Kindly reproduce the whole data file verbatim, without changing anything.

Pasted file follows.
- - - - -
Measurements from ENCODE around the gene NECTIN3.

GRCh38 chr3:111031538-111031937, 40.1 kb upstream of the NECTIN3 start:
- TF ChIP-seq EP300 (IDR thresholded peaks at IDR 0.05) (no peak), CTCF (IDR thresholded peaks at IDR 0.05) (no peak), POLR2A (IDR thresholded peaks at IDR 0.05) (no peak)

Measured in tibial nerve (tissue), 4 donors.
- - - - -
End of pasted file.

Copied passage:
Measurements from ENCODE around the gene NECTIN3.

GRCh38 chr3:111031538-111031937, 40.1 kb upstream of the NECTIN3 start:
- TF ChIP-seq EP300 (IDR thresholded peaks at IDR 0.05) (no peak), CTCF (IDR thresholded peaks at IDR 0.05) (no peak), POLR2A (IDR thresholded peaks at IDR 0.05) (no peak)

Measured in tibial nerve (tissue), 4 donors.